To compare the uniformity of aortoiliac opacification obtained from uniphasic contrast medium injections versus individualized biphasic injections at computed tomographic (CT) angiography.Thirty-two patients with an abdominal aortic aneurysm underwent CT angiography. In 16 patients (group 1), 120 mL of contrast material was administered at a flow rate of 4 mL/sec. In the other 16 patients (group 2), biphasic injection protocols were computed by using mathematic deconvolution of each patient's time-attenuation response to a standardized test injection. Attenuation uniformity was quantified as the "plateau deviation" of enhancement values, which were calculated as the SD of the time-contiguous attenuation values observed during the 30-second scanning period.Group 2 patients received between 77 and 165 mL (mean, 115 mL) of contrast medium. Initial flow rates ranged from 4.1 to 10.0 mL/sec (mean, 6.8 mL/sec) for the first 4-6 seconds; continuing flow rates ranged from 2.0 to 4.8 mL/sec (mean, 3.1 mL/sec) for the remaining 24-26 seconds. The plateau deviation was significantly smaller in group 2 patients (19 HU) versus group 1 patients (38 HU, P <.001).At CT angiography, tailored biphasic injections led to more uniform aortoiliac enhancement, compared with standard uniphasic injections of contrast medium.

    View details for Web of Science ID 000085023400009

    View details for PubMedID 10671582

  • Mathematical analysis of arterial enhancement and optimization of bolus geometry for CT angiography using the discrete Fourier transform JOURNAL OF COMPUTER ASSISTED TOMOGRAPHY Fleischmann, D., Hittmair, K. 1999; 23 (3): 474-484


    The goal of this work was to develop a clinically applicable mathematical algorithm to analyze and optimize individual arterial enhancement in CT angiography (CTA).Assuming a time-invariant linear system, the discrete Fourier transform was used to calculate the transfer function of the system ("patient function") from the arterial time-attenuation response to a test bolus. The patient function was subsequently used to predict aortic enhancement in five select patients and to calculate optimized biphasic injection protocols in two of these patients undergoing CTA of the abdominal aorta.Arterial time-attenuation curves were accurately predicted in all patients. Optimized biphasic contrast agent injection protocols resulted in uniform aortic enhancement at the predefined level over the entire scanning period in both subjects despite markedly different contrast agent volumes and injection rates used.Fourier analysis of the time-attenuation response to a test bolus is a simple and feasible approach to optimize arterial enhancement in CTA.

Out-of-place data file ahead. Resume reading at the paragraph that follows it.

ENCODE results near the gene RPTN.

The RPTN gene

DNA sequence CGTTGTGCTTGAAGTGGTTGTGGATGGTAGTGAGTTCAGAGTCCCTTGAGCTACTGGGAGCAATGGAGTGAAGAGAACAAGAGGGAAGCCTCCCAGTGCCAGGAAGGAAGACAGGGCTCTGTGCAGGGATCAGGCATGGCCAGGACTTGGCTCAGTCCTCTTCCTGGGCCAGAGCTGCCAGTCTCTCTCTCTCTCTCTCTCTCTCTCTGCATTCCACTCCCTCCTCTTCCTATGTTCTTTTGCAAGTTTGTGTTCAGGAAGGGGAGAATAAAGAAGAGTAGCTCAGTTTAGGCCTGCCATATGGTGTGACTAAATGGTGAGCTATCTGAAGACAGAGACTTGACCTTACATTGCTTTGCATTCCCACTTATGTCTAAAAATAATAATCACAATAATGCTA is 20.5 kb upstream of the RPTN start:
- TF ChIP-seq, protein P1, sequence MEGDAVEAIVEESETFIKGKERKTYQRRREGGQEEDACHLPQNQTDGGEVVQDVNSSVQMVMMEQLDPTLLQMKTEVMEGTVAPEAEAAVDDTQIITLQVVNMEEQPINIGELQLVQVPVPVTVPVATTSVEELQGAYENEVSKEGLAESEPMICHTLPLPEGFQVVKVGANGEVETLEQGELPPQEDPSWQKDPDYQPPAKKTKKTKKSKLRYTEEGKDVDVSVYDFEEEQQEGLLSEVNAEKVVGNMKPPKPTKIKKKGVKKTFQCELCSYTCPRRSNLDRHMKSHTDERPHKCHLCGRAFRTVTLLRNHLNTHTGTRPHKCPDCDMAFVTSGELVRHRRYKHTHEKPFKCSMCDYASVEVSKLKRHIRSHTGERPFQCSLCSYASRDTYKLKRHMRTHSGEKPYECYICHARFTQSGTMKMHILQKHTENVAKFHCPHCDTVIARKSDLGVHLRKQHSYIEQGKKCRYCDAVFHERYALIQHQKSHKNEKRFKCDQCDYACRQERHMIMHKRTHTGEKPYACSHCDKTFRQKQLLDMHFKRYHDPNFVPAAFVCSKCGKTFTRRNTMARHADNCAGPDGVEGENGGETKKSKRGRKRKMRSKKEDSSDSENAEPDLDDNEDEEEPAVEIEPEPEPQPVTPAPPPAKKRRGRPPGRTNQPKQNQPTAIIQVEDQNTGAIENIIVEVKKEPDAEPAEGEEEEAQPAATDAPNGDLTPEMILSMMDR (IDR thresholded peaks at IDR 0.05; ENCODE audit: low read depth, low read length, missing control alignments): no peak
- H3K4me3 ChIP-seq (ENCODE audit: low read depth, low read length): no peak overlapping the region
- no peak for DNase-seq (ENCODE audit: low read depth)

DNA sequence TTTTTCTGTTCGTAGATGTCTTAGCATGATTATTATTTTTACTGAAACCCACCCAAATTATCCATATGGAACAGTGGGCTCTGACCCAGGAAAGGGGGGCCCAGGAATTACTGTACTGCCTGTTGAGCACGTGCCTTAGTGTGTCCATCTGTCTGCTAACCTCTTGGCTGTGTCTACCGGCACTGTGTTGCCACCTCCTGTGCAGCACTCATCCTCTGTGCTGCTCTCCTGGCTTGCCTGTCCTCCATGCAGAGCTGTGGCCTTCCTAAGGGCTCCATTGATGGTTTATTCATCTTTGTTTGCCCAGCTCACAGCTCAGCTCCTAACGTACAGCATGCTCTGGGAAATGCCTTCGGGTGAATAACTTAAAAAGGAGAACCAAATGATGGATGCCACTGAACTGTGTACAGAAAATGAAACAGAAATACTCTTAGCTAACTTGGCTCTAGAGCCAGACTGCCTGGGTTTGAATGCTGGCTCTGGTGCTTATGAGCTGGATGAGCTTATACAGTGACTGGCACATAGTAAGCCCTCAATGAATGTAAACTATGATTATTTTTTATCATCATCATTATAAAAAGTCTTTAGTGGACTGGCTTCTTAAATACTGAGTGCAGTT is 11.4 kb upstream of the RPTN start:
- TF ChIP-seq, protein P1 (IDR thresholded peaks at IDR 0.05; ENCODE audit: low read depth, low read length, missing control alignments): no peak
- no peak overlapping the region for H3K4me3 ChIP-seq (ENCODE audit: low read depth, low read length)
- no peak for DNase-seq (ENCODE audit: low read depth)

View details for Web of Science ID 000080366000026

    View details for PubMedID 10348458

  • Three-dimensional spiral CT cholangiography in patients with suspected obstructive biliary disease: Comparison with endoscopic retrograde cholangiography 80th RSNA Scientific Assembly Fleischmann, D., Ringl, H., Schofl, R., Potzi, R., Kontrus, M., Henk, C., Bankier, A. A., Kettenbach, J., Mostbeck, G. H. RADIOLOGICAL SOC NORTH AMERICA. 1996: 861–68


    To evaluate the diagnostic potential of spiral computed tomography (CT) performed after the administration of cholangiographic contrast material (spiral CT cholangiography) in patients with suspected obstructive biliary disease.After infusion of meglumine iodoxamate, 29 patients underwent upper abdominal spiral CT with subsequent three-dimensional rendering of the biliary tract. In 27 patients, the presence, site, and extent of biliary obstruction were compared with that at endoscopic retrograde cholangiography (ERC).Spiral CT cholangiography correctly depicted biliary obstruction in 14 of 27 patients, with no false-positive or false-negative cases. In one patient, the precise length of a common bile duct stenosis could not be assessed with spiral CT cholangiography. ERC demonstrated intrahepatic ductal stenoses more clearly in two patients. In two patients with hilar cholangiocarcinomas, spiral CT cholangiography depicted undrained areas not seen with ERC.Spiral CT cholangiography allows accurate assessment of the biliary system in patients with suspected obstructive biliary disease.